Memoir

Suzy Freeman-Greene reviews 'The Political is Personal: A 20th century memoir' by Judith Buckrich

Suzy Freeman-Greene

It is rare to read a memoir as joyfully insouciant about sex as Judith Buckrich’s The Political Is Personal. She describes the delicious state of discovering it, at seventeen, as ‘a sex haze’. At nineteen, she has an intense, dark-eyed boyfriend but is also sleeping with Morry, whose chief merit is his staying power in bed. ‘Once, to prove the point ... More

Alison Broinowski reviews 'Subtle Moments: Scenes on a life’s journey' by Bruce Grant

Alison Broinowski

Opposite a handsome portrait of him by Louis Kahan, Bruce Grant introduces his memoir of a ‘life’s journey’ by proposing that it is also a biography of Australia, and promising to revisit that on the last page. There, he summarises the plots of ‘Love in the Asian Century’, his recent trilogy of e-books, in which affairs between older men and younger women, ... More

Gillian Dooley reviews 'After' by Nikki Gemmell

Gillian Dooley

In 2015, Nikki Gemmell’s mother, Elayn, took an overdose of painkillers. Gemmell’s new book, After, chronicles the difficult process of confronting her mother’s death and resolving the anguish it brought to her and her children. It is also an impassioned appeal for changes in Australia’s laws on the right to die.

... More

Diana Bagnall reviews 'The Case Against Fragrance' by Kate Grenville

Diana Bagnall

Kate Grenville’s publisher wasn’t keen on her writing a book about fragrance. He would have preferred another novel from the author of ...

More

Elisabeth Holdsworth reviews 'Flight from the Brothers Grimm: A European- Australian memoir' by Valerie Murray

Elisabeth Holdsworth

Valerie Murray, born Valika Morelli in Hungary during World War II and, for the past half century, wife of poet Les Murray, has written an enchanting memoir of her early life in Europe and Australia. The description ‘enchanting’ is used deliberately. The brothers Grimm and their terrifying tales are deployed throughout the work. The metaphor extends to the writi ... More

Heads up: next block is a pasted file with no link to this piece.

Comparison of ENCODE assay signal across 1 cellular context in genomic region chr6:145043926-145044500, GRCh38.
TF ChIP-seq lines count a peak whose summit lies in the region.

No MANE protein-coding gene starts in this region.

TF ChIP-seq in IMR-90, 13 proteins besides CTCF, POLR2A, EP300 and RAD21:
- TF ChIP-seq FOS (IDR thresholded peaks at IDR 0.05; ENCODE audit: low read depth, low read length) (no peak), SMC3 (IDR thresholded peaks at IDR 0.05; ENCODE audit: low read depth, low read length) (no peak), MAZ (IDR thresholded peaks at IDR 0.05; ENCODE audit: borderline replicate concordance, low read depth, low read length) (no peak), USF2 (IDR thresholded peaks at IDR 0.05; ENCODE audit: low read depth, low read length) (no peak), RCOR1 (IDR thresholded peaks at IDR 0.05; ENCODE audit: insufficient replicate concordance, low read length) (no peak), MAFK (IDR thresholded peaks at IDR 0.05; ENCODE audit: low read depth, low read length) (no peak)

Gillian Dooley reviews 'Only: A singular memoir' by Caroline Baum

Gillian Dooley

Some ‘only’ children have revelled in that status. Iris Murdoch called her family unit ‘a perfect trinity of love’. Caroline Baum sees her family less happily as a triangle: ‘There’s something uncomfortable about a triangle: it’s all elbows, suggesting awkward unease.’ We find out in the following 380-odd pages the whats and whys of this discomfort. ... More

Duncan Fardon reviews 'Scoundrel Days: A memoir' by Brentley Frazer

Duncan Fardon

Brentley Frazer, one of many scoundrels in his memoir Scoundrel Days, documents coming of age on the boundary of civilisation. His father’s vocation as the only policeman in a small northern Queensland mining town subjects Frazer to a chaotic side of life: a lockup only a stone’s throw from his bedroom; housing criminals and murderous poachers; bloodied ... More

Morag Fraser reviews 'Light and Shadow: Memoirs of a spy's son' by Mark Colvin

Morag Fraser

Mark Colvin’s fine memoir – of a journalist’s life and as a spy’s son – was completed before the Macquarie Dictionary chose ‘fake news’ as its word of the year, and the OED and Merriam-Webster opted for ‘post truth’ and ‘surreal’. In July 2016, as Colvin was writing his acknowledgments chapter, Donald Trump was being nominated ... More

Sue Bond reviews 'Saltwater' by Cathy McLennan

Sue Bond

This book is likely to anger many readers. Saltwater is about Cathy McLennan’s time as a barrister for the Aboriginal and Torres Strait Islander Legal Service on Palm Island and More

Kate Ryan reviews 'Poum and Alexandre: A Paris memoir' by Catherine de Saint Phalle

Kate Ryan

Catherine de Saint Phalle’s memoir brings us the developing consciousness of a star-struck but lonely child as she struggles to understand and negotiate parents who ...

More
Page 1 of 4